Tracking COVID-19 and flattening the curve


COVID-19 trackers and dashboards

In a bid to show the visual representation of the spread of COVID-19 around the world, many institutions have developed a dashboard that records the daily increase in the number of cases globally and by countries, which also include the number of fatalities. The dashboard is updated several times a day to keep up with new data.

The World Health Organization (WHO) has a dashboard for tracking global spread of the COVID-19. Another dashboard was developed by the Center for Systems Science and Engineering (CSSE) at the Johns Hopkins University (JHU) to provide researchers, public health authorities, and the public with a user-friendly tool to track the outbreak as it unfolds. [1] Likewise, Africa CDC has a dashboard that is focused on the continent’s COVID-19 spread. 

WHO  Dashboard


Johns Hopkins dashboard

Africa CDC dashboard


Flattening the COVID-19 curve

Flattening the curve (Source: CDC)


The epidemic curve of a disease is used to visualize the onset of a disease outbreak. The "curve" researchers are talking about refers to the projected number of people who will contract COVID-19 over a period of time, using a theoretical number and modeling. There are two curves. The first curve shows the disease spread without any intervention. The faster the infection curve rises, the quicker the local health care system gets overloaded beyond its capacity to treat people. The second curve shows what the disease would look like if interventions were done to slow the rate of new infections, a much flatter curve. A slower infection rate means a less stressed health care system, fewer hospital visits on any given day and fewer sick people being turned away.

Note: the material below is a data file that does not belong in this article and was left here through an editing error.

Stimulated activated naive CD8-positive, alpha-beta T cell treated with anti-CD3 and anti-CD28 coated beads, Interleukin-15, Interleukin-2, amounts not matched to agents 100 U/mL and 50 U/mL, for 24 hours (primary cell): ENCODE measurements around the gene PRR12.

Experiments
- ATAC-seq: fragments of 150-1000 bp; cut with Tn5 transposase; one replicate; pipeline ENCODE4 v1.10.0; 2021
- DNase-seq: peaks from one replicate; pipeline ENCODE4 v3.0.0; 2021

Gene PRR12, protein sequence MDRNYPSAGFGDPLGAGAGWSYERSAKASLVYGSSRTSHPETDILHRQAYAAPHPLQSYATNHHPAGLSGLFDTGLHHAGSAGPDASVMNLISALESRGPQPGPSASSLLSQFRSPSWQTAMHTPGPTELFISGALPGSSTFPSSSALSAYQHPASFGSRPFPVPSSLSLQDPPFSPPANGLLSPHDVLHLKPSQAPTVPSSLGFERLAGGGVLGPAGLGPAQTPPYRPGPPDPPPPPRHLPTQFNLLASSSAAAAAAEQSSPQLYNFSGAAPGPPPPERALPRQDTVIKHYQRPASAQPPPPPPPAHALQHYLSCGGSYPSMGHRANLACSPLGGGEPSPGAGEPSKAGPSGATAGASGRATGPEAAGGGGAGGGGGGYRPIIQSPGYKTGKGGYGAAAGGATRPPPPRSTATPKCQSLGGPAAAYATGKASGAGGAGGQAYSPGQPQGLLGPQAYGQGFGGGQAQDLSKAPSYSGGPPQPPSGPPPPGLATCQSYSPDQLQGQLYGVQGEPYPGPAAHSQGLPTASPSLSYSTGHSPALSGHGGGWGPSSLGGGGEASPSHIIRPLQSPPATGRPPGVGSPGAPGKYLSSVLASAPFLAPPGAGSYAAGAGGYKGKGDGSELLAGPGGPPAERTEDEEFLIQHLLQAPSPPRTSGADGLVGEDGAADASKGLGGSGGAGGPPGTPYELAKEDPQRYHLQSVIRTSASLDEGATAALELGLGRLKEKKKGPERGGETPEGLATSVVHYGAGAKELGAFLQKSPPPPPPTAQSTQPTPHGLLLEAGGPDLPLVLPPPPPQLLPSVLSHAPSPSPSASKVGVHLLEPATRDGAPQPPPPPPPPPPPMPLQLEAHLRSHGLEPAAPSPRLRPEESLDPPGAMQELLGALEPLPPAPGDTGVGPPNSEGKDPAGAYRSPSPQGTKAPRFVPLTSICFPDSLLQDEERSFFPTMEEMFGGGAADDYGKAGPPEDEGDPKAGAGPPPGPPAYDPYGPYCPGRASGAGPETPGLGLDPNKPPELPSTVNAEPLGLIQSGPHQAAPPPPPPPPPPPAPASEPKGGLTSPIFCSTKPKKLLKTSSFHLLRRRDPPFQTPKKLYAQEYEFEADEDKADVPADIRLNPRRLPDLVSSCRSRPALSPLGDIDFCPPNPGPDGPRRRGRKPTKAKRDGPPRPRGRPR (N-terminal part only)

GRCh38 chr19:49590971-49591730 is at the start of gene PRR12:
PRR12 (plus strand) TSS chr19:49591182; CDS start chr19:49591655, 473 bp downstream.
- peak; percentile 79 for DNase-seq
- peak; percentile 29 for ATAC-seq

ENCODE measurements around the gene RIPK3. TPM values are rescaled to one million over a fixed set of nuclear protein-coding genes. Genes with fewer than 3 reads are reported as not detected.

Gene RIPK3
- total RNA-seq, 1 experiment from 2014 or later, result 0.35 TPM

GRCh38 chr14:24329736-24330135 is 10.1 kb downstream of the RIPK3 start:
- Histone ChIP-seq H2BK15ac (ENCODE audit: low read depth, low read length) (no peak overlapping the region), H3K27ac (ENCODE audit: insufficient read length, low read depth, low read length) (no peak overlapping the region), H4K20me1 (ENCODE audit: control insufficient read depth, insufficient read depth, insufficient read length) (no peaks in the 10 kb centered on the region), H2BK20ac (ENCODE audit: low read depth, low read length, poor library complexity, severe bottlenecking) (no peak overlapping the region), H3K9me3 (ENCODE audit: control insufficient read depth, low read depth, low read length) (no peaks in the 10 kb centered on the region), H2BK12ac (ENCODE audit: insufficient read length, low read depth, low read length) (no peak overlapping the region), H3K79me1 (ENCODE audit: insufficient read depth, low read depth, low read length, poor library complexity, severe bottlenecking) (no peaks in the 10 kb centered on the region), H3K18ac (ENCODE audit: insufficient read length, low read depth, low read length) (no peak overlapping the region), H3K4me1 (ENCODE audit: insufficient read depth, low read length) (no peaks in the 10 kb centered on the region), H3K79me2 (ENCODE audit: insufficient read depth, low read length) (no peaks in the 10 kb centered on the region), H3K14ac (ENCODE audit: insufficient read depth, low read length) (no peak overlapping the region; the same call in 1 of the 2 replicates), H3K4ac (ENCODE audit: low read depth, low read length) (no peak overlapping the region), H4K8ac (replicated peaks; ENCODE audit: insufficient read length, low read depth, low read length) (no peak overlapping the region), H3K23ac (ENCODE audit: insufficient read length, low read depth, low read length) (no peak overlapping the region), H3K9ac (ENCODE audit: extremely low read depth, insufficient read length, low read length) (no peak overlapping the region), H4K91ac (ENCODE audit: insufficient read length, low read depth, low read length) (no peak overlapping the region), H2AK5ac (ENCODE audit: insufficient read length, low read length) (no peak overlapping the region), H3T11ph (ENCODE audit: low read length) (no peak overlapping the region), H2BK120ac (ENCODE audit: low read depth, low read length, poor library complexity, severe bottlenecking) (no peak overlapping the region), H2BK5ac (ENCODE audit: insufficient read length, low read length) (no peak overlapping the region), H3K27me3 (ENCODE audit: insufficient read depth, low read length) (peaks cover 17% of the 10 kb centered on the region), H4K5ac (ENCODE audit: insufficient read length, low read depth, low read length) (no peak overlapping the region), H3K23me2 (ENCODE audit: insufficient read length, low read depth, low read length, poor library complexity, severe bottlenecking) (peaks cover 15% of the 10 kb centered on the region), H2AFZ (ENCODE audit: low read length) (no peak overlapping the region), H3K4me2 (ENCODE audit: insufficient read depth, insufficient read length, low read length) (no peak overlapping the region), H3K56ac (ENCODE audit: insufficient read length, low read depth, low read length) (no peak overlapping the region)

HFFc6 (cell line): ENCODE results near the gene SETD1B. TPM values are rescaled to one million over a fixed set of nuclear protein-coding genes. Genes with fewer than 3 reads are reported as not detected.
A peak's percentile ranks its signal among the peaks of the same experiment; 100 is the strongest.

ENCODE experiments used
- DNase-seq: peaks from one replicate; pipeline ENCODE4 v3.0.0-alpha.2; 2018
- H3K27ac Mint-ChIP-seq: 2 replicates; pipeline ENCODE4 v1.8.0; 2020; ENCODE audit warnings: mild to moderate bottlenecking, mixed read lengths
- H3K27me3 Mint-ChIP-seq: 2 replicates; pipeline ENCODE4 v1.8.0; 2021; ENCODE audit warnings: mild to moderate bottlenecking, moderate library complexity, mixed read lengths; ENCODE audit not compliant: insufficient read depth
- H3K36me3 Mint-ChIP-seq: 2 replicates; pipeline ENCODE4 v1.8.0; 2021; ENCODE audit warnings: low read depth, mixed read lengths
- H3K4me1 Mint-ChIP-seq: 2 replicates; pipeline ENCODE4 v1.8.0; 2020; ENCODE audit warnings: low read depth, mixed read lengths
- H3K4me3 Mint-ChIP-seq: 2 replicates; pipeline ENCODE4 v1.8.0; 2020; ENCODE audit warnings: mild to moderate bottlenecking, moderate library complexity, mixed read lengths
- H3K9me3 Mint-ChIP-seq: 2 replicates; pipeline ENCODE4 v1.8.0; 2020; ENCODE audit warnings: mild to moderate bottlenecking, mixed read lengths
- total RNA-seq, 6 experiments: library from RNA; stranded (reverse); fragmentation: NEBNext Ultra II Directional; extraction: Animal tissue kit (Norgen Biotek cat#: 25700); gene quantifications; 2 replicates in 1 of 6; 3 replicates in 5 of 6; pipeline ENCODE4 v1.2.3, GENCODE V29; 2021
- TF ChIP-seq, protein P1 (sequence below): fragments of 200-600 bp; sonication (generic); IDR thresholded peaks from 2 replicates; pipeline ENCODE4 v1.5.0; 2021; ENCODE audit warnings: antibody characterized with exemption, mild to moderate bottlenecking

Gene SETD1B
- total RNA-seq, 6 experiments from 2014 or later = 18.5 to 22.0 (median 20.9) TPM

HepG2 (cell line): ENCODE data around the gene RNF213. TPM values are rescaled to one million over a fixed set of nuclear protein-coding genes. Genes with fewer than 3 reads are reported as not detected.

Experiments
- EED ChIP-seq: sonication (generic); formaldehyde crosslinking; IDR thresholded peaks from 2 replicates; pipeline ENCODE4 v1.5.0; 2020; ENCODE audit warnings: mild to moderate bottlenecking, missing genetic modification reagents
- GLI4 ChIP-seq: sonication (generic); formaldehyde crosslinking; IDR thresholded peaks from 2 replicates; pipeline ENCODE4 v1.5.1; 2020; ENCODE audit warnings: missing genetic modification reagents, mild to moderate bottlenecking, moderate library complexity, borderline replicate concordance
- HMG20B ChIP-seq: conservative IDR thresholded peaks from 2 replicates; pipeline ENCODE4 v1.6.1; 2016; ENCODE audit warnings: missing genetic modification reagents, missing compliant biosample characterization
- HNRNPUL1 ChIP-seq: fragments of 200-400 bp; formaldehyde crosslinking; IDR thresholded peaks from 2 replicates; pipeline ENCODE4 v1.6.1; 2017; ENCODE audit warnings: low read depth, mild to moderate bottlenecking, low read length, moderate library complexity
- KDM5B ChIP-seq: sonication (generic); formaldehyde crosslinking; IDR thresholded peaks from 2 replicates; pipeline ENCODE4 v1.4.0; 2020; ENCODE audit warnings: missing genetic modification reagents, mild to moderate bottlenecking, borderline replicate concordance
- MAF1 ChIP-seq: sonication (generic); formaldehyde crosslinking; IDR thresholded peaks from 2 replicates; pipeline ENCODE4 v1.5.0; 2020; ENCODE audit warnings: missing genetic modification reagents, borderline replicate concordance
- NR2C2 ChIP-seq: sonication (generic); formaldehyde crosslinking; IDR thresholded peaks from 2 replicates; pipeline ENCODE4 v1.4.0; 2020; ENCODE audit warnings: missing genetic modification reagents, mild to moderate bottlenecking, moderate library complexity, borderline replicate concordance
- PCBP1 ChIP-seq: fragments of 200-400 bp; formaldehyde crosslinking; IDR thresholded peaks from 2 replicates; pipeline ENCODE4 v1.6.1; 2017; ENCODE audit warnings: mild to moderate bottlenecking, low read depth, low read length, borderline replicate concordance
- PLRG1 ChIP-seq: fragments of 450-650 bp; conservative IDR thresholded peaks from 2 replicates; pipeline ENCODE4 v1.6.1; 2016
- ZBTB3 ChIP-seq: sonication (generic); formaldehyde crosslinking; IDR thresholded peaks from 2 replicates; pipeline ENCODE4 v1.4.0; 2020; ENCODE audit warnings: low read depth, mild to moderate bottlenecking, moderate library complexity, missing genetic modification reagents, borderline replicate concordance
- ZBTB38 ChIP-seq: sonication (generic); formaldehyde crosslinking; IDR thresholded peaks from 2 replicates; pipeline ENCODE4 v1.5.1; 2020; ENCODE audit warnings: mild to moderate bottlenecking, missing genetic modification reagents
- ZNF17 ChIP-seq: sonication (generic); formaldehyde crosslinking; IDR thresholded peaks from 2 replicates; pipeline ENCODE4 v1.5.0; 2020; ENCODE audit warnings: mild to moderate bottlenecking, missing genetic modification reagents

Flattening the curve is slowing a virus' spread so that fewer people need to seek treatment at any given time in order not to overwhelm the healthcare system. From previous pandemics, the steps being employed to flatten the COVID-19 curve are: social/physical distancing, testing and contact tracing and lockdowns or stay-at-home practices.


  1. Dong E, Du H, Gardner L. An interactive web-based dashboard to track COVID-19 in real time. Lancet Infect Dis; published online Feb 19, 2020.